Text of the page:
Thursday, October 24, 2013

Behind the scenes of becoming a journalist



by Veronika Kondratieva
Writing for Mass Media student
 
SAN MARCOS – Robert Kolker, a New York magazine writer, graduated from Columbia University, but his degree didn’t lead him to his dream job. His dedication and passion for writing helped him achieve his goal. 

“You can’t even have journalism or communications major (at Columbia),” Kolker said. “But I was interested in journalism as I worked on the high school newspaper.” 

Photo by Veronika Kondratieva 

As a guest speaker for Texas State Mass Comm Week, Kolker talked about the struggles journalists face on their career path. 

As a college student, Kolker wanted to become an art journalist because hard news didn’t appeal to him. 

“I’d skip the front section of the newspaper and go to the art section,” Kolker said. “I was intimidated by the idea that I would be one member of a pack that follows around politicians. It never seemed to be my speed.”

After he graduated, the country was going through a recession; journalism jobs decreased in demand, Kolker said. Rejected from several writing jobs, Kolker “bounced around a lot of different jobs:” from a secretary for a non-profit group to a helper with planning political fundraising events.

The desire to see his work in print inspired Kolker to move on and pursue his dream. He started freelancing anywhere he could, connecting with journalism and gaining confidence, Kolker said.

Work at a community newspaper on the west side of Manhattan laid Kolker’s career groundwork. It was here, he received the journalism experience that he lacked in Columbia. 

“It’s a great learning opportunity,” Kolker said. “When you are trying to put yourself in a professional situation even if you are not necessarily being compensated for it; there was a thrill.”

Writing for a local newspaper also made Kolker realize that being an accredited writer means being capable to follow strict guidelines. In addition, whether writing for a magazine or television, having newspaper experience makes you a well-rounded writer.

“You demonstrate that you know how to turn something around,” Kolker said. “And how to do it accurately.”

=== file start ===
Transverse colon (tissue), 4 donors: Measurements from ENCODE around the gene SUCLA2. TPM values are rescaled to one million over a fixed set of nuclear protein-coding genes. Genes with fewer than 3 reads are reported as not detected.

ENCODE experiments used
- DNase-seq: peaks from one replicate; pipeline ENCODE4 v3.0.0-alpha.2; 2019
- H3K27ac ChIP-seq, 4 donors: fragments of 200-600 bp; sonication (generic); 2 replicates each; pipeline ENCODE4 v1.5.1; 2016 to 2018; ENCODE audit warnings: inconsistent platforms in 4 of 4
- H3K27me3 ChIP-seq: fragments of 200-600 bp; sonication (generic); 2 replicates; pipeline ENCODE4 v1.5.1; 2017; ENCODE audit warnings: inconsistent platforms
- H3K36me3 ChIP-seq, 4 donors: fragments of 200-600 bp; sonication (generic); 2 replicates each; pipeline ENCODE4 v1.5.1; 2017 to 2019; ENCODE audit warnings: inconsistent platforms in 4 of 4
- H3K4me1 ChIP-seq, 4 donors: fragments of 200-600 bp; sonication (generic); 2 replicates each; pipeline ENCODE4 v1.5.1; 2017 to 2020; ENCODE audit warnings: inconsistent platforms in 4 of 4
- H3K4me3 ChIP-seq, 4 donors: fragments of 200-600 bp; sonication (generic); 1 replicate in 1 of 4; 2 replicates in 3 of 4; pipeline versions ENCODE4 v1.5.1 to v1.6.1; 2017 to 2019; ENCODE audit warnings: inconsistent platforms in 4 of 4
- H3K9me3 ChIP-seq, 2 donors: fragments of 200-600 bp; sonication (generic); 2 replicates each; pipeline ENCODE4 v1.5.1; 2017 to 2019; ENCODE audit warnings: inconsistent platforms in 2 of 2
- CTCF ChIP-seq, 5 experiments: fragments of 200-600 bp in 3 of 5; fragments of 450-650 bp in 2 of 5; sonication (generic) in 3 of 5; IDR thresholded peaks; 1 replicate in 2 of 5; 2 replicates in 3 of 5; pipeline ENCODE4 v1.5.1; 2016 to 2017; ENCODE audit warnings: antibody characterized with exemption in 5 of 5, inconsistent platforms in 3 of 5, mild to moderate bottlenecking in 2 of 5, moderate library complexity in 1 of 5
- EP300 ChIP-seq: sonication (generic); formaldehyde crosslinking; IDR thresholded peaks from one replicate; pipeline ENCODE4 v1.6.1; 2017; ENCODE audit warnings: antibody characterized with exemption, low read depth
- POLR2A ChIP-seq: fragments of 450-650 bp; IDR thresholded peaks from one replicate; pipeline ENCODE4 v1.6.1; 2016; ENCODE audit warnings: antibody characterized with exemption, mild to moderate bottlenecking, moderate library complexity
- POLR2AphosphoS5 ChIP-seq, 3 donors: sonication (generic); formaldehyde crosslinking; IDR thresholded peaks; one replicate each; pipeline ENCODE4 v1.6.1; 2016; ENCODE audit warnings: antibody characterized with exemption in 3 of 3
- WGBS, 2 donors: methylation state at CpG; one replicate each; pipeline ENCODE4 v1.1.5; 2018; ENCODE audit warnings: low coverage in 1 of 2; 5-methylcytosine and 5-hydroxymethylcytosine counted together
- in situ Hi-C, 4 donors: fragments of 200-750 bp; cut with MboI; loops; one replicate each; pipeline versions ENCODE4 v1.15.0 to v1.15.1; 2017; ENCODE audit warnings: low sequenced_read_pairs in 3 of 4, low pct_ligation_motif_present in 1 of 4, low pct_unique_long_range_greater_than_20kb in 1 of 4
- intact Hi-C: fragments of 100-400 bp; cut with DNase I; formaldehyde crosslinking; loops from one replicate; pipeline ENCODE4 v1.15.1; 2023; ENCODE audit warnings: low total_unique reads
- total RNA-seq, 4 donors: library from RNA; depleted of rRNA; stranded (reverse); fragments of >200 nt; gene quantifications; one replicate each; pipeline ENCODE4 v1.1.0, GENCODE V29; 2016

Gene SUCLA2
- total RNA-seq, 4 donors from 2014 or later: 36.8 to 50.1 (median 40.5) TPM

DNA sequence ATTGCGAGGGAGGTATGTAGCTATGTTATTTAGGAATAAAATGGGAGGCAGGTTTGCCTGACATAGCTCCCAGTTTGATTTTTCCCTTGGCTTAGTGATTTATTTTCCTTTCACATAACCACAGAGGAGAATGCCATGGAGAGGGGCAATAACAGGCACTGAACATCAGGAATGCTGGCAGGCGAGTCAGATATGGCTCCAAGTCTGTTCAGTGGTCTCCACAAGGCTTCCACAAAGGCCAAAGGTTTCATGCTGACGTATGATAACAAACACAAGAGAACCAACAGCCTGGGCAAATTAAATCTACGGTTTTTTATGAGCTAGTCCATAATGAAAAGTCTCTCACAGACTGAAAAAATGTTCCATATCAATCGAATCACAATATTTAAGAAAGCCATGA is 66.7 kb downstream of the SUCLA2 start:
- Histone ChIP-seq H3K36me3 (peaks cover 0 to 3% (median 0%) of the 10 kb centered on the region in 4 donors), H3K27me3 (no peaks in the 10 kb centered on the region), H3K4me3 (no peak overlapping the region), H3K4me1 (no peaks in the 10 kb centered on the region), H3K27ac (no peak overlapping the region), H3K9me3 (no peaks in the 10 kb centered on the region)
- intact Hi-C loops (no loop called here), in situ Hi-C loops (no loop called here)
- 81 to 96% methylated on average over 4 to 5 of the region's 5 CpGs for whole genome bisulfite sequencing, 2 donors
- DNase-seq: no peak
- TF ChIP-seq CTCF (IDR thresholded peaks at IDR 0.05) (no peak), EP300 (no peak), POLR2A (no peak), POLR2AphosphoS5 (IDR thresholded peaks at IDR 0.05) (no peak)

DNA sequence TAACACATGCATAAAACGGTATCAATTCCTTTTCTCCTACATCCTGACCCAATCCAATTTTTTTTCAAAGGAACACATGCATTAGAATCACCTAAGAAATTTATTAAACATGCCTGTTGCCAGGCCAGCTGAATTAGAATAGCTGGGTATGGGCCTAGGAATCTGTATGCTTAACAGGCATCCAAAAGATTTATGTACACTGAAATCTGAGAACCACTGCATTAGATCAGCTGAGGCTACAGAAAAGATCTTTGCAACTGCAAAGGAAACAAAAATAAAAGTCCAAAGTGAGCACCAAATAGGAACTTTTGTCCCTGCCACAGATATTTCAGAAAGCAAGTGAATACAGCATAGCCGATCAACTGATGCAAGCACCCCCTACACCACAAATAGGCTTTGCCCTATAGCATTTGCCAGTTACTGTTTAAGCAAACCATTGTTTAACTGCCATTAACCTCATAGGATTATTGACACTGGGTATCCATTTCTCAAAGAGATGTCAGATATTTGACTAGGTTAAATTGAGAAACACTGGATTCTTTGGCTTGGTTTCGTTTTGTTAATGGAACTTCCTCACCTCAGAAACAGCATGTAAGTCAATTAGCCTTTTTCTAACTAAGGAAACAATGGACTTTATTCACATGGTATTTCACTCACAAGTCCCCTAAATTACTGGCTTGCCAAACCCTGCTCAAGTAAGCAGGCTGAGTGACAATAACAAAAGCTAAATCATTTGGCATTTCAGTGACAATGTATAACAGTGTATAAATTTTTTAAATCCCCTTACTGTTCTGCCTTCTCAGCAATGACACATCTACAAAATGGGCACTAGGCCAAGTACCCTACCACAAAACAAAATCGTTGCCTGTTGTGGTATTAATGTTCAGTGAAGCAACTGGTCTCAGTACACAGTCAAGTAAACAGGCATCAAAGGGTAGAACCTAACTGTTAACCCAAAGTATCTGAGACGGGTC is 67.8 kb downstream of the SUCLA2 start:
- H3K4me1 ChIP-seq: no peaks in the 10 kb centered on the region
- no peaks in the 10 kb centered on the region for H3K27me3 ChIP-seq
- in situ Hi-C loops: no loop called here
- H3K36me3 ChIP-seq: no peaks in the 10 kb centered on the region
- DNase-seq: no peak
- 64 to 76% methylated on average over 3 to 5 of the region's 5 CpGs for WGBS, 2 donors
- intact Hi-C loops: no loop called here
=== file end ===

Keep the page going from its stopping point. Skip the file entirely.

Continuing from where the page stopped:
Likewise, from personal experience, Kolker emphasized the importance of being a part of the launch of a magazine. Working 24 hours a day on something brand new improves work ethic and builds stamina, Kolker said.

“You spend a lot of time working,” Kolker said. “But you are getting a great set of muscle trying to get the new product of the ground.”

It took Kolker seven years to find his spot in the industry. Within that time period, he experienced uncertainty and uneasiness about his future as a writer. Dedication to his work brought him to be a full-time contributing editor to New York magazine and a published author of "Lost Girls," a true story about unsolved murders on Long Island.

Some students found Kolker’s speech inspiring.

Electronic media major Tara Pohlmeyer, 19, for instance, learned there is not a set way to become a journalist.

“It’s scary, but comforting at the same time,” Pohlmeyer said. “On one hand, I think ‘What do I do?’ and on the other, I know I’m not doing something wrong.”

For journalism major Jacqueline Lege, 20, Kolker’s sheer determination as a young writer became an ideal example.

“I’m excited to follow the same path,” Lege said. 

To learn more about Mass Comm Week events see their schedule.


Sources Cited:

  • Robert Kolker, bob@robertkolker.com
  • Tara Pohlmeyer, tmp43@txstate.edu
  • Jacqueline Lege, jkl37@txstate.edu

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